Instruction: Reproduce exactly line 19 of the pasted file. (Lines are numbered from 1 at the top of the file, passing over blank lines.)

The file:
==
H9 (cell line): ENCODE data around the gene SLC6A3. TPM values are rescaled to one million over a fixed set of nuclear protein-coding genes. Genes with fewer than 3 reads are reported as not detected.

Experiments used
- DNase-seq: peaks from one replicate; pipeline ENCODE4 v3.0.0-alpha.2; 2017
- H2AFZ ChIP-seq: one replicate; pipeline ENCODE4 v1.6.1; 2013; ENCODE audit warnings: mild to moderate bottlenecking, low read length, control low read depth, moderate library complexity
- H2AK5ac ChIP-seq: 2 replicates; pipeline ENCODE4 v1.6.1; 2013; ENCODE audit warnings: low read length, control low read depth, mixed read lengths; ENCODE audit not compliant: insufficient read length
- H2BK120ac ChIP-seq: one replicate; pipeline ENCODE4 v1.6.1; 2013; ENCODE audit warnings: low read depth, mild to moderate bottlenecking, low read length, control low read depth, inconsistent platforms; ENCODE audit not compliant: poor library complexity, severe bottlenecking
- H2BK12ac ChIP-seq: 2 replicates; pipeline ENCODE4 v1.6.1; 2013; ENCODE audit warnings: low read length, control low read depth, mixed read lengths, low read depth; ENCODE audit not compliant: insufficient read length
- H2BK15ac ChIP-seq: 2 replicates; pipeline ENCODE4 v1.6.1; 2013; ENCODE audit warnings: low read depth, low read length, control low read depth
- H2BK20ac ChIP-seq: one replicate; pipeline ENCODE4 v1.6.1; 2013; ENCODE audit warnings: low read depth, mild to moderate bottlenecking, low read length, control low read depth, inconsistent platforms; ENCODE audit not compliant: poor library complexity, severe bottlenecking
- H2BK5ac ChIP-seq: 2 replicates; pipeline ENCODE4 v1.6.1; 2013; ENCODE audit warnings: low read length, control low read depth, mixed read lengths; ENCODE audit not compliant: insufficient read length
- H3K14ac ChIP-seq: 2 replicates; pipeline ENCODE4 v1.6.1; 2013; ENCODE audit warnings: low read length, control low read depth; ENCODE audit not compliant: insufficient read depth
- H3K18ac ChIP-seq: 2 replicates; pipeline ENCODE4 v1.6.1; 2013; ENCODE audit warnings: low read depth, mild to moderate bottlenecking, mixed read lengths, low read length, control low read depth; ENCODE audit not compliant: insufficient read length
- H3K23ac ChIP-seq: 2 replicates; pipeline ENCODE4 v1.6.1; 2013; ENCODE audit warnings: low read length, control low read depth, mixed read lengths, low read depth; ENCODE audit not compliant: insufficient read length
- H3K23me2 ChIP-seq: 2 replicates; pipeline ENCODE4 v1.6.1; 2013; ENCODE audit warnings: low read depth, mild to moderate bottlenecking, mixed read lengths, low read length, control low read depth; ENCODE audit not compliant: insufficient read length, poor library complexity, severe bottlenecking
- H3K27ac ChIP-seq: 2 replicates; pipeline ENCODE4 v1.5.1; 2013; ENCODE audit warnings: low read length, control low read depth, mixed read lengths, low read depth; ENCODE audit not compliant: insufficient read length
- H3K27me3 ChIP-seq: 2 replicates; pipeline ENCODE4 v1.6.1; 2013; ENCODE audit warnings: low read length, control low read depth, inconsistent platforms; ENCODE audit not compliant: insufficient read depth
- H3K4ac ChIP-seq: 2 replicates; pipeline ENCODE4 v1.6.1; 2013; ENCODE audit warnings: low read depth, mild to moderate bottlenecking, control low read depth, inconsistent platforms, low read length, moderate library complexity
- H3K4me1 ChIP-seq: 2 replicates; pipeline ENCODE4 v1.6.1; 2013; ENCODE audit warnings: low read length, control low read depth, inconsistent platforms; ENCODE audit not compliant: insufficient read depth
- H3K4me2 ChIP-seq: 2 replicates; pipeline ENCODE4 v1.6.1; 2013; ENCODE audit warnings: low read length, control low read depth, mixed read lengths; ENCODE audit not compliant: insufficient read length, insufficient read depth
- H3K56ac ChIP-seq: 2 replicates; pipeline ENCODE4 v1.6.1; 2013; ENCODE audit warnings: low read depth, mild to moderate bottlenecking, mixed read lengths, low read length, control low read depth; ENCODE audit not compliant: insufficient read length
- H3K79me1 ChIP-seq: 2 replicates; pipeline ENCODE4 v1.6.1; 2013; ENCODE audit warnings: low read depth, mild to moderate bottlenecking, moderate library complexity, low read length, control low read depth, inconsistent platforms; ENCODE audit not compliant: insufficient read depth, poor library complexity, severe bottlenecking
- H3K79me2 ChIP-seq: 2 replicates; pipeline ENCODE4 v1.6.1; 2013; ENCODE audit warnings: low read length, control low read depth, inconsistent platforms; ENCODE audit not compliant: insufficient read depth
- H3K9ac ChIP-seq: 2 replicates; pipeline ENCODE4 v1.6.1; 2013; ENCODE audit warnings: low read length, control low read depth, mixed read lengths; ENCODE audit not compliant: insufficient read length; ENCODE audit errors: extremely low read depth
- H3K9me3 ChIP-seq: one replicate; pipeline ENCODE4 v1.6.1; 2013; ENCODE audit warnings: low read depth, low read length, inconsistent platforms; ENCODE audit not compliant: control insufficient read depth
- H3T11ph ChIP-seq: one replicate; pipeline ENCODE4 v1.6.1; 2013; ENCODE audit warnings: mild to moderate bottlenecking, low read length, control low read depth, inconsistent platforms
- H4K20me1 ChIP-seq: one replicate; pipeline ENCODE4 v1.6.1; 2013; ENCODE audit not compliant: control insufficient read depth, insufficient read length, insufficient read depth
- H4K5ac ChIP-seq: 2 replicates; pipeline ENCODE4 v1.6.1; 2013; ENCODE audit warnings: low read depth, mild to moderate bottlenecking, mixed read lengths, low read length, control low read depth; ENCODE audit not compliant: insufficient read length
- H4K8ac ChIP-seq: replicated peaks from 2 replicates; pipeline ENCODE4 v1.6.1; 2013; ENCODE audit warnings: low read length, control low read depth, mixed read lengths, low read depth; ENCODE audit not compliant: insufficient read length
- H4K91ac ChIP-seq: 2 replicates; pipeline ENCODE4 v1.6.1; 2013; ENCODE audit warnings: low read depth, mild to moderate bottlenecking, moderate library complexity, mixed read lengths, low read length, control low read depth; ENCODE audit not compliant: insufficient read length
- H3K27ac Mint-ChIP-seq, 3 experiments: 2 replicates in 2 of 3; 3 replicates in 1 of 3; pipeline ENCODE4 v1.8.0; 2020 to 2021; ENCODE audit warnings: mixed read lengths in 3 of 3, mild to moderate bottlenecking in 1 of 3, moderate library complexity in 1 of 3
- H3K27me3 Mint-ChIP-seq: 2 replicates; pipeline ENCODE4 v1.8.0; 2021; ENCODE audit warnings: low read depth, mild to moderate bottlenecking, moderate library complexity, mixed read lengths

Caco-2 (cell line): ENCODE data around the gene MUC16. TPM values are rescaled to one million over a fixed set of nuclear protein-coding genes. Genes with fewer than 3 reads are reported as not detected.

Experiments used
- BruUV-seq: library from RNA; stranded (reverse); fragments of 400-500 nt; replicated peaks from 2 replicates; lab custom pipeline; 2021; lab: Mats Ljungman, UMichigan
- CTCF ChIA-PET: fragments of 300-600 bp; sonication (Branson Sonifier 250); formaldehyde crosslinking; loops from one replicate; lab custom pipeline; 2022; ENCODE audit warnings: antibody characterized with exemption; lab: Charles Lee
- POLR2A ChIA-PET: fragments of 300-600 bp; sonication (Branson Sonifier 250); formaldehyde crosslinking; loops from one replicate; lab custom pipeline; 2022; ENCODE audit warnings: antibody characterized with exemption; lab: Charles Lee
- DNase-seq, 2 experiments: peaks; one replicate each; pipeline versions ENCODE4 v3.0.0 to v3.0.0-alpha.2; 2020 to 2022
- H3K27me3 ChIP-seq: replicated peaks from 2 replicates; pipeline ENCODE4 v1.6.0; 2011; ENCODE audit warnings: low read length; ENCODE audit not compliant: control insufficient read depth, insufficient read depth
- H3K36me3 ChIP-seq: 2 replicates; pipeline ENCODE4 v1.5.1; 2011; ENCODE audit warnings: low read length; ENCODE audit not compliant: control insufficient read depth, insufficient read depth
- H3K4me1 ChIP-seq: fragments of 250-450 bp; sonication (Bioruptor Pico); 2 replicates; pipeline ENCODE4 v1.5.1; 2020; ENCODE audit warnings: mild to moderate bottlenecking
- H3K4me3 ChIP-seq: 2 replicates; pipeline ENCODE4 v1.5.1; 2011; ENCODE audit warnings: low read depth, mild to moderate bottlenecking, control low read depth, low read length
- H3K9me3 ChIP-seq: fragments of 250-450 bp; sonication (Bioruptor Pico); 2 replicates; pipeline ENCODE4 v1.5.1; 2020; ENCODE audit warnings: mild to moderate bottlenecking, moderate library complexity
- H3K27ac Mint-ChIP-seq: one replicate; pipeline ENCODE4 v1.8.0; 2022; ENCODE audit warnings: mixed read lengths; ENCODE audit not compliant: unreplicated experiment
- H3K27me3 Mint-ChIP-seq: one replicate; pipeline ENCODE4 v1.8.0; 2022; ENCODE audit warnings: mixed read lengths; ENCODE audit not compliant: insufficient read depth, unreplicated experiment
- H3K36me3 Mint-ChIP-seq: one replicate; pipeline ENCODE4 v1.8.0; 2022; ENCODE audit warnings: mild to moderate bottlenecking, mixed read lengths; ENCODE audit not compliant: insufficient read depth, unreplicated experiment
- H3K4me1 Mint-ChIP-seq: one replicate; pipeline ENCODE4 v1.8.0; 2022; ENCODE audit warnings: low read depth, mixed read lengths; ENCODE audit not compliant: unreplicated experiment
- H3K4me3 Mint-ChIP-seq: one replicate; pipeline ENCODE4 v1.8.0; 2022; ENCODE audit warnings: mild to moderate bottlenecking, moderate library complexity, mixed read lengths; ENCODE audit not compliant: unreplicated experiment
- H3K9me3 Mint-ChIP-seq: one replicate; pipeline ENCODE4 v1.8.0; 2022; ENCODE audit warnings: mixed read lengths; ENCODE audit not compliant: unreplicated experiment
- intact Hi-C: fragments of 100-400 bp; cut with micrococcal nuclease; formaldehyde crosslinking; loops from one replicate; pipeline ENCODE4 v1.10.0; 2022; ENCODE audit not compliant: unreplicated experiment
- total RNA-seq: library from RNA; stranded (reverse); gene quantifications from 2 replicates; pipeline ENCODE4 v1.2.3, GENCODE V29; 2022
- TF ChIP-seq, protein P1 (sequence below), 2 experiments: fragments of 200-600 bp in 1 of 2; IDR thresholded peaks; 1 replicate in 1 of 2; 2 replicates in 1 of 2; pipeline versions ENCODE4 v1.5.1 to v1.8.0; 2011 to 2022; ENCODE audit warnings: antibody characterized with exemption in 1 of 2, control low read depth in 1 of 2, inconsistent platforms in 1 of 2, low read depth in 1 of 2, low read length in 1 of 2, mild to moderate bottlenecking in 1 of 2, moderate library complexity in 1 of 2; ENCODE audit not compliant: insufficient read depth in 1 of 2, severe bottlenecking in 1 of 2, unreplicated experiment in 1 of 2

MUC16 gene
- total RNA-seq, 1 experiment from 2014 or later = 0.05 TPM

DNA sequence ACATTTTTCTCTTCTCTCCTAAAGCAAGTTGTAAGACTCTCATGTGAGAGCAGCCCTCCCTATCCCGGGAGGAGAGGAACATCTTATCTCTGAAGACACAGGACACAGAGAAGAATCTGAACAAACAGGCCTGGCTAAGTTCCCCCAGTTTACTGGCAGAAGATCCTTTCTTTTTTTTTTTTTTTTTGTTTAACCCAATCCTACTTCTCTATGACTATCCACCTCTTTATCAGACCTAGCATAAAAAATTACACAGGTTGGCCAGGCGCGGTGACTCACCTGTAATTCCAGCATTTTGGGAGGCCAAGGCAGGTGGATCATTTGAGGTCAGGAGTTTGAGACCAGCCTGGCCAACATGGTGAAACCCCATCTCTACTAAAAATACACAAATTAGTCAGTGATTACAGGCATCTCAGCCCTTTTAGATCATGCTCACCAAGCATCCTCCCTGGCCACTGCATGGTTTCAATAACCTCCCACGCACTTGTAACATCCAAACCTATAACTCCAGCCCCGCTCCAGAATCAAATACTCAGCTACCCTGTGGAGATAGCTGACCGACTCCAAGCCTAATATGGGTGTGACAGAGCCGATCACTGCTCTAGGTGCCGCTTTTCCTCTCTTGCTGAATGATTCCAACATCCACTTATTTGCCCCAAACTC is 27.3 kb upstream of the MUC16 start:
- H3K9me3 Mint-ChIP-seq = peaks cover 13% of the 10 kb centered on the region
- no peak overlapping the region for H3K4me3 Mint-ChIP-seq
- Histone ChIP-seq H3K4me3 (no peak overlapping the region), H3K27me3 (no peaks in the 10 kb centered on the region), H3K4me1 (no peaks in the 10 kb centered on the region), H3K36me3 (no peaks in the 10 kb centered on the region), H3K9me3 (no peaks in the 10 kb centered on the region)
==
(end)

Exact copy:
- H3K4me2 ChIP-seq: 2 replicates; pipeline ENCODE4 v1.6.1; 2013; ENCODE audit warnings: low read length, control low read depth, mixed read lengths; ENCODE audit not compliant: insufficient read length, insufficient read depth